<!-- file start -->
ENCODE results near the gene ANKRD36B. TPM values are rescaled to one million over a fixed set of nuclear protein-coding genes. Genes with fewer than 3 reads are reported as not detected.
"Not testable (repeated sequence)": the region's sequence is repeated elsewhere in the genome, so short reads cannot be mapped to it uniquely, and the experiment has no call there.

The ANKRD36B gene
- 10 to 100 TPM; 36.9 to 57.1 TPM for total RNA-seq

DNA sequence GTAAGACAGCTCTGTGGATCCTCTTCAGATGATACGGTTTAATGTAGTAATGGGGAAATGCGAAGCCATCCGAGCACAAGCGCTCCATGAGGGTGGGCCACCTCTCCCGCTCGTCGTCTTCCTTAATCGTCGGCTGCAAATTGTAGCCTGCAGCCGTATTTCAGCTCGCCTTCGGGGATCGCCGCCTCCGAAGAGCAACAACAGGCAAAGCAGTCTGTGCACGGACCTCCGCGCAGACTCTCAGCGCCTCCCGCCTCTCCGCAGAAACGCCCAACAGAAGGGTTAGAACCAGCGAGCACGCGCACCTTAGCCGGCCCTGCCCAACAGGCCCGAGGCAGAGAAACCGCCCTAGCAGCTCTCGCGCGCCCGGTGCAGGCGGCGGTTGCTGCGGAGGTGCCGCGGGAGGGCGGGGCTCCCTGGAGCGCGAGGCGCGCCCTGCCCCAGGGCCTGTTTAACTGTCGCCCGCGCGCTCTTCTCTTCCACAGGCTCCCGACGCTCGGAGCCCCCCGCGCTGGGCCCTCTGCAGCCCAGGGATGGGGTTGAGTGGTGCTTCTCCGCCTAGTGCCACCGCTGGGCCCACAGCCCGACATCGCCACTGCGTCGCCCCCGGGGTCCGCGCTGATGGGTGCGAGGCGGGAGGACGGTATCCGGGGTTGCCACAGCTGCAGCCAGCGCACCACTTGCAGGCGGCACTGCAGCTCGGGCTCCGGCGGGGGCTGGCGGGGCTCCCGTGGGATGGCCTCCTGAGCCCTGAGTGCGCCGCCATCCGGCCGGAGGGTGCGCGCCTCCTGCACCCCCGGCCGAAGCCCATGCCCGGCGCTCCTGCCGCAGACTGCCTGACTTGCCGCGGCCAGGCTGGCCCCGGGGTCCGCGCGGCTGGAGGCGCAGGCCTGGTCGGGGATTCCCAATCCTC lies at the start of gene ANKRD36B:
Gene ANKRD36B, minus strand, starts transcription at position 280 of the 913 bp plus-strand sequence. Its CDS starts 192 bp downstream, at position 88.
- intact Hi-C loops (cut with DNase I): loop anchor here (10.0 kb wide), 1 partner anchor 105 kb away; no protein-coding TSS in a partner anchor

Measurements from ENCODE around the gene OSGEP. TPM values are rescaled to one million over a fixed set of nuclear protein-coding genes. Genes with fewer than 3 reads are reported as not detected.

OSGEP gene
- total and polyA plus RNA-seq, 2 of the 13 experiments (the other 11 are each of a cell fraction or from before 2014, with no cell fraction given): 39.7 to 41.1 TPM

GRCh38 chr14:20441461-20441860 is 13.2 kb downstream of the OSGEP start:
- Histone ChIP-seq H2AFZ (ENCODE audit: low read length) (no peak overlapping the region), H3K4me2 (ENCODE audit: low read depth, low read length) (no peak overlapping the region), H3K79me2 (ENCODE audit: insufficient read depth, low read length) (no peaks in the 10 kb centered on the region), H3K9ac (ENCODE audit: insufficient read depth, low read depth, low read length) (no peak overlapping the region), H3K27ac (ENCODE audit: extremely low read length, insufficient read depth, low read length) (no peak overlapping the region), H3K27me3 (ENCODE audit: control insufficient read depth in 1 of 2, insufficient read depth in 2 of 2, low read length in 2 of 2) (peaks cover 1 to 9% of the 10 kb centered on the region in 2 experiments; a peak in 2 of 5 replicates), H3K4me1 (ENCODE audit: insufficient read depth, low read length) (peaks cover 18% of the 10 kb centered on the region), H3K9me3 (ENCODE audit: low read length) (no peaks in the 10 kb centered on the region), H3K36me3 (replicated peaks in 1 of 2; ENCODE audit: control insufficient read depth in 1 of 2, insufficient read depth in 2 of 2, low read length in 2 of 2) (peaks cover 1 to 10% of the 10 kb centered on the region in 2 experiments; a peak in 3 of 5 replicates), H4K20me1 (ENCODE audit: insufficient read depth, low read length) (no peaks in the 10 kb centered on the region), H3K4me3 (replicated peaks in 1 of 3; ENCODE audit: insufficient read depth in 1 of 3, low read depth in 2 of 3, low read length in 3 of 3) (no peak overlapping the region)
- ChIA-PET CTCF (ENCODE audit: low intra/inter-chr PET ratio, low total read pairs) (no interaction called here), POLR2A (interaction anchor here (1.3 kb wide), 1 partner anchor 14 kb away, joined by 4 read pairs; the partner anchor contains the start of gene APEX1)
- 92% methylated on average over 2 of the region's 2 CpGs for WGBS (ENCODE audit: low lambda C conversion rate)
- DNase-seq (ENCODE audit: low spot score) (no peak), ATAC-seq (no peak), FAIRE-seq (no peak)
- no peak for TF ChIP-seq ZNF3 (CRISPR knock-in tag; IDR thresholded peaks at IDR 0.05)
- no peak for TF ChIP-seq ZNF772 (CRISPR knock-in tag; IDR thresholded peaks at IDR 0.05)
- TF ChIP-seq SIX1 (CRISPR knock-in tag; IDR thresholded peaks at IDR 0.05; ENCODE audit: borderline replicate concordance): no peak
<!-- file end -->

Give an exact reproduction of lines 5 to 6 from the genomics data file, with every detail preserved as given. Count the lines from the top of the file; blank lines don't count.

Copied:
DNA sequence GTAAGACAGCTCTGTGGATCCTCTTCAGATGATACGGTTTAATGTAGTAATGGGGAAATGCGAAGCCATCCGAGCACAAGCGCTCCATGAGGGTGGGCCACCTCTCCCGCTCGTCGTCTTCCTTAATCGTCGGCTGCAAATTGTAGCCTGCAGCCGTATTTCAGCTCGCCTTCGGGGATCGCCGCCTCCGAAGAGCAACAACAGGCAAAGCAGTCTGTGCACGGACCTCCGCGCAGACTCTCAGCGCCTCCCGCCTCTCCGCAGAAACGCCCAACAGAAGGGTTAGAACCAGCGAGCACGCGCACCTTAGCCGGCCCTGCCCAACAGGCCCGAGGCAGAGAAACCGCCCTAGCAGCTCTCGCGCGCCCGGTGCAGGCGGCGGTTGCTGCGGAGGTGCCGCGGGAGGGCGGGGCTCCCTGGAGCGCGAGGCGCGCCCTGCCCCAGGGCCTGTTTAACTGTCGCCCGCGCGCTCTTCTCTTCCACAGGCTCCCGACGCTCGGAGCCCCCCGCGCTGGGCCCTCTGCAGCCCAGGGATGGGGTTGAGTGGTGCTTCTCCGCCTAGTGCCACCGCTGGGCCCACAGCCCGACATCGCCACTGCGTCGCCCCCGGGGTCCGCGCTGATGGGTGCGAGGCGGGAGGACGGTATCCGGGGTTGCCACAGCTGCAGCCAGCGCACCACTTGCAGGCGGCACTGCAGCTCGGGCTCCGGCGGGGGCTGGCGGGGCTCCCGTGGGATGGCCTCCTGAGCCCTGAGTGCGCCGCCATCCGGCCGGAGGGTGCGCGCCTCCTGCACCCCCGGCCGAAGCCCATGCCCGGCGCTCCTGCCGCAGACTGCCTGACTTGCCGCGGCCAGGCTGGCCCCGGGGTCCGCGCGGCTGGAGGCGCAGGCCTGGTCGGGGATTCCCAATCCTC lies at the start of gene ANKRD36B:
Gene ANKRD36B, minus strand, starts transcription at position 280 of the 913 bp plus-strand sequence. Its CDS starts 192 bp downstream, at position 88.